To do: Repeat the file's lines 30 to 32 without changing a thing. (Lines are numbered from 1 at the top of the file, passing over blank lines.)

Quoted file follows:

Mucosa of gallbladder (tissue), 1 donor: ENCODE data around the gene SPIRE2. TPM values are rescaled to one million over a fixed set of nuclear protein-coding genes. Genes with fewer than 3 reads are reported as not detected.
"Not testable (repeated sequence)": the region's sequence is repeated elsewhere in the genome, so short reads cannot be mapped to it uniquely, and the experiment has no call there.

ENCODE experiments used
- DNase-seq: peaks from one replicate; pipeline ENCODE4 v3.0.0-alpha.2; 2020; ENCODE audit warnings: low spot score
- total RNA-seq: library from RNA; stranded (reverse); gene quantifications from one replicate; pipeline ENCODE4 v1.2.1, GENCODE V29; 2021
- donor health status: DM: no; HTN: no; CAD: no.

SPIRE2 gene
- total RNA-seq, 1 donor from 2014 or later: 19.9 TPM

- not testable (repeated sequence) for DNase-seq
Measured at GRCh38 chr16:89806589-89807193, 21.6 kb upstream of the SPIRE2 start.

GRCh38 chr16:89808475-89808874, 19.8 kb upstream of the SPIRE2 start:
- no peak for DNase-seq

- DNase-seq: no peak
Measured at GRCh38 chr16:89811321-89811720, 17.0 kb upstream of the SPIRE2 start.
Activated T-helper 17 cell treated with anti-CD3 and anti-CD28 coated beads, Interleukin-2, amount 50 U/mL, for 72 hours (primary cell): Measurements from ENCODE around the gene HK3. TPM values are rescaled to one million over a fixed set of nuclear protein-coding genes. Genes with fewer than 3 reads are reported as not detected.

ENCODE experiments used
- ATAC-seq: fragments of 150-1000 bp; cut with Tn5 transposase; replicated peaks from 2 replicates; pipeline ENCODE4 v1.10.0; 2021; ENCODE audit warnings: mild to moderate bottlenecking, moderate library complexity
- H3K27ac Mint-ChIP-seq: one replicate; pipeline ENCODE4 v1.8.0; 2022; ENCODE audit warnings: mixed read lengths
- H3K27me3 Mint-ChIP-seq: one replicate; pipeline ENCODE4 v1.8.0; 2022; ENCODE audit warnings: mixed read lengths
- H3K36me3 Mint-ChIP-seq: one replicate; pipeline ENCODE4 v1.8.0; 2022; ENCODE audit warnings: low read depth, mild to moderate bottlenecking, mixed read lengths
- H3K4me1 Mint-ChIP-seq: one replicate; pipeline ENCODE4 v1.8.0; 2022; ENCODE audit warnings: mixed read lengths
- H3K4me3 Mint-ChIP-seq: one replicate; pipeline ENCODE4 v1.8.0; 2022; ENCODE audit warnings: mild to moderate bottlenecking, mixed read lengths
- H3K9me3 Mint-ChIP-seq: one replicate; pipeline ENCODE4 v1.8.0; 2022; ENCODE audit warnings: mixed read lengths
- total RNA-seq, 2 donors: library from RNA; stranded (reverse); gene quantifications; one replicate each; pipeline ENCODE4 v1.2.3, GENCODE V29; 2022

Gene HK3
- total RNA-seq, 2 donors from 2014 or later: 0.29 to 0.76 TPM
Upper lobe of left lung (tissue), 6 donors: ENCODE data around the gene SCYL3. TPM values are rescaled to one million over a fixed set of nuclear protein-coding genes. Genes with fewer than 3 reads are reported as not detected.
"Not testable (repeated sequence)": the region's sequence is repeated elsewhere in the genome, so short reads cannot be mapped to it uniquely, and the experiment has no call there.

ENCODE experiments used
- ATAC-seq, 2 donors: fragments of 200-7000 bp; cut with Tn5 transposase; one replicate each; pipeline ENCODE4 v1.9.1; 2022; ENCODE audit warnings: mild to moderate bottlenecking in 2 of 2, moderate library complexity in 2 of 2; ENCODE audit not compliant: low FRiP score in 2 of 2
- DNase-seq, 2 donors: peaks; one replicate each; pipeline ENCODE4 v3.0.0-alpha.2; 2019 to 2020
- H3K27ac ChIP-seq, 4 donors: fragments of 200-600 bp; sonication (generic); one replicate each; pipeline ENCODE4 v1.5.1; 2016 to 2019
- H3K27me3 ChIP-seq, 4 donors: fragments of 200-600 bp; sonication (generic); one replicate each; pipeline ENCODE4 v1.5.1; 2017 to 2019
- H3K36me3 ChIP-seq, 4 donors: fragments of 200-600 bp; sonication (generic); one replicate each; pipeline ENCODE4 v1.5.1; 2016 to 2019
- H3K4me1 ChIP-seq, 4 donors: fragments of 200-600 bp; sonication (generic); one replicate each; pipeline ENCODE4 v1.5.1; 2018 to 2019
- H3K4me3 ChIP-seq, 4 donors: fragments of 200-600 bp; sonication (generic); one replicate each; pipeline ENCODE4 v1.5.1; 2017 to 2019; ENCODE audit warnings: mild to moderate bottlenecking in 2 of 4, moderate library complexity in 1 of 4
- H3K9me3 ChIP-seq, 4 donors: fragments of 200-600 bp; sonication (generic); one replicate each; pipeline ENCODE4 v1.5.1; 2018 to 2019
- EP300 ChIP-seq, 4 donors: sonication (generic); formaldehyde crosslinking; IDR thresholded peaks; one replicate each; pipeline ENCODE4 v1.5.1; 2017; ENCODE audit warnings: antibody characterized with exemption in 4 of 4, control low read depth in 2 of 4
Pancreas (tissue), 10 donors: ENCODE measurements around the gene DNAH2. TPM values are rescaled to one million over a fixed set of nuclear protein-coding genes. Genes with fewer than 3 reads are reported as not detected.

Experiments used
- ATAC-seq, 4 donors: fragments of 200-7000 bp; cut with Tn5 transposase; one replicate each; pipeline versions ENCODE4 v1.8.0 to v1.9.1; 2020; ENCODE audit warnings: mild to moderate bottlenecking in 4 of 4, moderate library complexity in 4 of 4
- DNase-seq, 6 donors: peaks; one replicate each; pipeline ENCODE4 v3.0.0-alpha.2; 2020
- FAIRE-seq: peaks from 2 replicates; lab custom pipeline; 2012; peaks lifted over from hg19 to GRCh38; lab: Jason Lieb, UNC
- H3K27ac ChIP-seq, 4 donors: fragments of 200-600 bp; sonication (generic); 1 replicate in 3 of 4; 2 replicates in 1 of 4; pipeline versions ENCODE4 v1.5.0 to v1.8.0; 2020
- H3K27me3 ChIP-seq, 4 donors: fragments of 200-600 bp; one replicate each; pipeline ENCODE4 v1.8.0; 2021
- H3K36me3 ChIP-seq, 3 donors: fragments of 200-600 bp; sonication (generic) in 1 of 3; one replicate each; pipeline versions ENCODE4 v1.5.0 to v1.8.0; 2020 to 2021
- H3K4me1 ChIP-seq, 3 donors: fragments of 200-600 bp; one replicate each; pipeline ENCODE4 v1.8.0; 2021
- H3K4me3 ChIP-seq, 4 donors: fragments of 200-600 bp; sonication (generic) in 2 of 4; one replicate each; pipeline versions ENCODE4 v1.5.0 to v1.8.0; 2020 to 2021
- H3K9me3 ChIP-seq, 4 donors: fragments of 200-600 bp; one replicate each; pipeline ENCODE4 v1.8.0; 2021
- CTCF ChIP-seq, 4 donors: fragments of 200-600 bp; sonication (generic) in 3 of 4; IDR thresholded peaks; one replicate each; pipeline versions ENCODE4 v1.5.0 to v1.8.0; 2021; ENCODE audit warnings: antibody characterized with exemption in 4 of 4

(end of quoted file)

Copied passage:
- ATAC-seq, 2 donors: fragments of 200-7000 bp; cut with Tn5 transposase; one replicate each; pipeline ENCODE4 v1.9.1; 2022; ENCODE audit warnings: mild to moderate bottlenecking in 2 of 2, moderate library complexity in 2 of 2; ENCODE audit not compliant: low FRiP score in 2 of 2
- DNase-seq, 2 donors: peaks; one replicate each; pipeline ENCODE4 v3.0.0-alpha.2; 2019 to 2020
- H3K27ac ChIP-seq, 4 donors: fragments of 200-600 bp; sonication (generic); one replicate each; pipeline ENCODE4 v1.5.1; 2016 to 2019